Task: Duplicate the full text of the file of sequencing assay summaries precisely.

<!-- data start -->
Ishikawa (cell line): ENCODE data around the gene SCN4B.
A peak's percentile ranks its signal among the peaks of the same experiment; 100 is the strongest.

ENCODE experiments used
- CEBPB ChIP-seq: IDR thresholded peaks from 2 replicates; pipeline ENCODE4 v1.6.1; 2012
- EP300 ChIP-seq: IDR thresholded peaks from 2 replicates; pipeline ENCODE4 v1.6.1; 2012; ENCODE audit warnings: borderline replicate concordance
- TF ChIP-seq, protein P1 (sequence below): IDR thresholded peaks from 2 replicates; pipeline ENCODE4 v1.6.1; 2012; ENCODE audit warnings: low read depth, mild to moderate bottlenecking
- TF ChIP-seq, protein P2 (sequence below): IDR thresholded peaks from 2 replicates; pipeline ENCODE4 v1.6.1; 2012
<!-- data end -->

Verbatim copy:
Ishikawa (cell line): ENCODE data around the gene SCN4B.
A peak's percentile ranks its signal among the peaks of the same experiment; 100 is the strongest.

ENCODE experiments used
- CEBPB ChIP-seq: IDR thresholded peaks from 2 replicates; pipeline ENCODE4 v1.6.1; 2012
- EP300 ChIP-seq: IDR thresholded peaks from 2 replicates; pipeline ENCODE4 v1.6.1; 2012; ENCODE audit warnings: borderline replicate concordance
- TF ChIP-seq, protein P1 (sequence below): IDR thresholded peaks from 2 replicates; pipeline ENCODE4 v1.6.1; 2012; ENCODE audit warnings: low read depth, mild to moderate bottlenecking
- TF ChIP-seq, protein P2 (sequence below): IDR thresholded peaks from 2 replicates; pipeline ENCODE4 v1.6.1; 2012